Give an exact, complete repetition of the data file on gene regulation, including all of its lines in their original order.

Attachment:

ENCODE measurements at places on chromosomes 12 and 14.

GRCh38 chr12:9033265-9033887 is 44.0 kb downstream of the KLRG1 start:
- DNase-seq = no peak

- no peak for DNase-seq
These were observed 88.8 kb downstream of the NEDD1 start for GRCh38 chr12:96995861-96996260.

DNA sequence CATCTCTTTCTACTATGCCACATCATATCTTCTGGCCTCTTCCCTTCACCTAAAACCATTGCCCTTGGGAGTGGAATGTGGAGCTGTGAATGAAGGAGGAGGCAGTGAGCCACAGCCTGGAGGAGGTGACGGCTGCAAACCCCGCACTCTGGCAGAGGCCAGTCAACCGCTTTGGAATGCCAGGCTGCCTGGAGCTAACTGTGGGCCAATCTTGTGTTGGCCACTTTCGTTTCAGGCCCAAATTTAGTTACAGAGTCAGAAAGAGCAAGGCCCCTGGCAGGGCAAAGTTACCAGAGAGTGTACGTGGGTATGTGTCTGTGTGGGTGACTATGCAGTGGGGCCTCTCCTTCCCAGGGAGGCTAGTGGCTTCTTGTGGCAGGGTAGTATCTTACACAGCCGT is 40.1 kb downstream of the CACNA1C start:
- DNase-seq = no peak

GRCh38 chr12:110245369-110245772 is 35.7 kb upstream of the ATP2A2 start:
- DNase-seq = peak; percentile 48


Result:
ENCODE measurements at places on chromosomes 12 and 14.

GRCh38 chr12:9033265-9033887 is 44.0 kb downstream of the KLRG1 start:
- DNase-seq = no peak

- no peak for DNase-seq
These were observed 88.8 kb downstream of the NEDD1 start for GRCh38 chr12:96995861-96996260.

DNA sequence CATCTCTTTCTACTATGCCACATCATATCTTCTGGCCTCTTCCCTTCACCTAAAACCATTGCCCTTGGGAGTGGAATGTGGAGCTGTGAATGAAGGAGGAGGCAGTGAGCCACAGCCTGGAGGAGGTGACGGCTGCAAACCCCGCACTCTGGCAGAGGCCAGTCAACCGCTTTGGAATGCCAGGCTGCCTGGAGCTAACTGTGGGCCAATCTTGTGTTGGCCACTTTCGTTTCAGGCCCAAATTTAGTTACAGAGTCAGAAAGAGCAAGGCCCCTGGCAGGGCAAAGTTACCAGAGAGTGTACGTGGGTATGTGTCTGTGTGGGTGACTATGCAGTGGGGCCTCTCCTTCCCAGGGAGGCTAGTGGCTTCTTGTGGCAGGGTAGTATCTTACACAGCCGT is 40.1 kb downstream of the CACNA1C start:
- DNase-seq = no peak

GRCh38 chr12:110245369-110245772 is 35.7 kb upstream of the ATP2A2 start:
- DNase-seq = peak; percentile 48